“Rejoice in the Lord and be glad, you righteous. . .” Psalm 32
All day yesterday, an intermittent screech would come crashing through the open basement window of my office. A son of the man who used to live next door—before he died several years ago—was cleaning out his father’s three-stall garage, one old two by four at a time. Today, out front, there stands a pyramid of junk, which attracts me for some shady reason, but I’ll do my best to stay away.
I couldn’t see him from where I sat, but I heard every last armful of trash come down on the pile whenever he’d emerge from the shadowy interior of the old garage. What made the job worse was that his father was an ace tinkerer. I’m not sure whether he was, by nature, a pack rat, but his father’s ability to fix anything meant that nothing lacked value. It was a huge job, and my guess is his son will be at it again today.
I found the whole operation scary. The detritus one accumulates throughout life is incredible. Sometimes I think I’d like to move out of town and into the country somewhere, where the massive prairie sky is a daily—and nightly—art museum. What keeps me from looking for another house is the gargantuan task of moving, which would necessarily include the job my neighbor’s son was doing yesterday—tossing junk.
Here in my office, I’m surrounded by it, stuff I wouldn’t think of tossing that will be just so much junk to my kids. Maybe I ought to buy one of those little guns that produce lettered plastic tape and label everything—“this is a pin I got when I was asked to read an essay at a commemoration of 9/11—a year later.” Who would ever know otherwise? And who—well, no one—would ever care?
Upstairs, I’ve got two shelves of old Dutch books, some of which come from my grandfather and my great-grandfather, preachers in the old days. There others, a dozen at least, that I bought for almost nothing at an auction. Some of those were printed before the American Revolution. When I’m gone, will anyone care?—or will those ancient texts simply be returned to another auction, where some anxious fancier will gleefully buy them, and put them carefully on another bookshelf until she dies—an endless cycle.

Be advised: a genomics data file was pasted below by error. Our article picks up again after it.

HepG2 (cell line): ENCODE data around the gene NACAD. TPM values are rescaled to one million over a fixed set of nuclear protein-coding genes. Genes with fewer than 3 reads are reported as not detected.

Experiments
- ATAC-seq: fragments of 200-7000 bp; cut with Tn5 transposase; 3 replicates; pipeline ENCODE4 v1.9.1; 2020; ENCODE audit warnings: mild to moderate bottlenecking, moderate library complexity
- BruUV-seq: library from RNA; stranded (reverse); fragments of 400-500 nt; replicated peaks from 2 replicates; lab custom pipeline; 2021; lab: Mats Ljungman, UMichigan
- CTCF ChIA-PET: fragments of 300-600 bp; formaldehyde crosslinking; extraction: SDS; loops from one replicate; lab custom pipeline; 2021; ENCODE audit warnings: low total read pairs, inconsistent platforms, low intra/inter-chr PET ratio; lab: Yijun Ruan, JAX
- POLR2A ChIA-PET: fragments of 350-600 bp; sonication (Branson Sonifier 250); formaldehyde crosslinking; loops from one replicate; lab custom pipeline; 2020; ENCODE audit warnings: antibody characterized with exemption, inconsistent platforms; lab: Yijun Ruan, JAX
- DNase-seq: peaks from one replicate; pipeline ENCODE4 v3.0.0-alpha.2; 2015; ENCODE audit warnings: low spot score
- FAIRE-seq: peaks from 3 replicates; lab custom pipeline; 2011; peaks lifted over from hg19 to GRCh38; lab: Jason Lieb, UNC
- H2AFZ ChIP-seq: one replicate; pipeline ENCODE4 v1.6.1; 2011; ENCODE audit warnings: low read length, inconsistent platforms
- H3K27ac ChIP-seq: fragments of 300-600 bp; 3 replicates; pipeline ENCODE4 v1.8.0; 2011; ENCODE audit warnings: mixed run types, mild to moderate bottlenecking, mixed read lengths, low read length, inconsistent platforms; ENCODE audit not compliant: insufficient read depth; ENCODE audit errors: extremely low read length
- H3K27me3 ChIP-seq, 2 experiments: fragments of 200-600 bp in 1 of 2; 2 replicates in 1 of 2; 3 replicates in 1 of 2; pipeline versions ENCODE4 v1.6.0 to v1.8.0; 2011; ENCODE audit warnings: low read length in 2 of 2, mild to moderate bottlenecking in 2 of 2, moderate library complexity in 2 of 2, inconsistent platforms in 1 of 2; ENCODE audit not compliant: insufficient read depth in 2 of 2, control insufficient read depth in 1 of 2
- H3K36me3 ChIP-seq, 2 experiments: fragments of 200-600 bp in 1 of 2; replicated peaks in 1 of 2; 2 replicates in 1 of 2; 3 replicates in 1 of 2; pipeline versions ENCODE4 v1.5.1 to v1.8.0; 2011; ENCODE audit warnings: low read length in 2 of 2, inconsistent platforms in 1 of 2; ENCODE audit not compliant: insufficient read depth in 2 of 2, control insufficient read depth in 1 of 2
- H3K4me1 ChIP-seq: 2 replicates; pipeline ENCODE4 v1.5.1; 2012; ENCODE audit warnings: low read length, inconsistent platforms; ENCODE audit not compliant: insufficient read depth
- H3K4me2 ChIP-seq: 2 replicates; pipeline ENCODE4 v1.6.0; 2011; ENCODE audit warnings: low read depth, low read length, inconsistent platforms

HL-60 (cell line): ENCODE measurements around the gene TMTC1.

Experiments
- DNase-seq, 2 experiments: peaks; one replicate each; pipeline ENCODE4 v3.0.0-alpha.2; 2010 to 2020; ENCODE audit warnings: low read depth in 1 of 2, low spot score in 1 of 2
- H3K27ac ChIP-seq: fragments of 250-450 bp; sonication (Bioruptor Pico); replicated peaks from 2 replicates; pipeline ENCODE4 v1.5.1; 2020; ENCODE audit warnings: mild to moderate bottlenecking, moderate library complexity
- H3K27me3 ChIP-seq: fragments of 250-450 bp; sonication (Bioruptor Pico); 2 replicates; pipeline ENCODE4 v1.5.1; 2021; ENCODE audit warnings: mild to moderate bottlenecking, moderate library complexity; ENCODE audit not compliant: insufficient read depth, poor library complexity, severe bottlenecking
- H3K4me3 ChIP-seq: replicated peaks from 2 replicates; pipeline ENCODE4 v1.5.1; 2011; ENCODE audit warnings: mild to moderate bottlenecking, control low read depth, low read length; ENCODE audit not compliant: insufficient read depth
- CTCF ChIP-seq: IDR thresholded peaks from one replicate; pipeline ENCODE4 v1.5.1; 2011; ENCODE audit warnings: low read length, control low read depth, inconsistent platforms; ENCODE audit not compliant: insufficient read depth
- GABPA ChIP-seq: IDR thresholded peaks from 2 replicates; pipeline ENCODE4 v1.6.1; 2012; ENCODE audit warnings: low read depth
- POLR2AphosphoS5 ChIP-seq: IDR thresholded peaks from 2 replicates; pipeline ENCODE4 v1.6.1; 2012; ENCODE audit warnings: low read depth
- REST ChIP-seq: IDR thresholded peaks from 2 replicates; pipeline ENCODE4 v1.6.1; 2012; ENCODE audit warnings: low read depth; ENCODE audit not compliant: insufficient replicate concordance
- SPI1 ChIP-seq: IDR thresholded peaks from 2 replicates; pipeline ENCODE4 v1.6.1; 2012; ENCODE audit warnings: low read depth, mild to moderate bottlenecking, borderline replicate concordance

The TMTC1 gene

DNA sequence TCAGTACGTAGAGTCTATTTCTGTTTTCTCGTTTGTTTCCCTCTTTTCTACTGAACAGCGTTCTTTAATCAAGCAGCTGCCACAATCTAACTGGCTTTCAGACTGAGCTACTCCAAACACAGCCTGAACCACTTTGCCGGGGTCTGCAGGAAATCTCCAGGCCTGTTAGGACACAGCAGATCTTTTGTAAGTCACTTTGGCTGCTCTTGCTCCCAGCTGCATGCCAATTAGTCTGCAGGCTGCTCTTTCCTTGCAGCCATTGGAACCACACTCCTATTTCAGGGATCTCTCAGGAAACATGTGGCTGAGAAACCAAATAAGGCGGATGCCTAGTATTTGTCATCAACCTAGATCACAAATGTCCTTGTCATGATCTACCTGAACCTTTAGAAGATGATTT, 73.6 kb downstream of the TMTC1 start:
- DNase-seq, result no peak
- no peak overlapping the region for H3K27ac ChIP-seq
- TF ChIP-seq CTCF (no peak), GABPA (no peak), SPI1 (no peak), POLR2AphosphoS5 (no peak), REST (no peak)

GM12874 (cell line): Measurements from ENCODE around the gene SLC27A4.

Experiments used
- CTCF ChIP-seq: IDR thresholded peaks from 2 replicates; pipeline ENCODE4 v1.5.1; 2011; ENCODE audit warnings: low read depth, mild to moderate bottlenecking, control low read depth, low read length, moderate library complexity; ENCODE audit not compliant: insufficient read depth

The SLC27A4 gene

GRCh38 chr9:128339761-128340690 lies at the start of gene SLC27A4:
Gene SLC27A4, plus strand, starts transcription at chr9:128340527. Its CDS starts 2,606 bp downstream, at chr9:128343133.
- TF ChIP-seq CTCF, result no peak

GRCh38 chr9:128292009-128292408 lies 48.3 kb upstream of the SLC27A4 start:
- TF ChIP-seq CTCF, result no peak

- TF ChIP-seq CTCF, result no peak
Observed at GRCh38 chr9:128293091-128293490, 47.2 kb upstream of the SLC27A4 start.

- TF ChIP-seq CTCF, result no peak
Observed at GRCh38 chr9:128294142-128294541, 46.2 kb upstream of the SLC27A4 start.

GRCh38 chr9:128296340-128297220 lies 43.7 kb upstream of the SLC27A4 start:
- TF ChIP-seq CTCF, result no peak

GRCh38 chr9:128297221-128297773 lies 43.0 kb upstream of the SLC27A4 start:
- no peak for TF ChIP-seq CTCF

That next door junk pile reminds me, all too clearly, of my own life, a thought that would never have entered my mind twenty years ago, but now, as I approach sixty, may well be all too haunting.
By human standards, it’s impossible to deny that life is tragic; there’s no escaping the grim reaper, after all. Everyone must die. Count on it. All things must pass. Someday, my books, my baseball trophies, my ergonomic keyboard—it all must go. Even my wife, even my children—and theirs, my beloved grandkids; we all will die.
Like so many Bible verses, it’s altogether too easy to pass over the triumph that sounds at the end of Psalm 32. “Rejoice,” King David the forgiven says. “Rejoice in the Lord and be glad.” It’s not a whimper or a whisper. It’s a shout because what needs to be routed is the despair we all come heir to as flesh weakens and spirits collapse before a square hole in the ground.
Rejoice, David says, as do all believers. Rejoice and be glad. Rejoice in His love because the Lord, the almighty tinkerer, makes all things new, even the junk next door—and the pile here in my heart.
Rejoice and be glad because God our Savior never tosses a thing.
This meditation is six or seven years old. The Dutch books stand proudly in a little room we call the library in a brand new house that looks out over miles and miles of open country Siouxland. Sweetly ironic--all of that: everything's changed, and nothing has.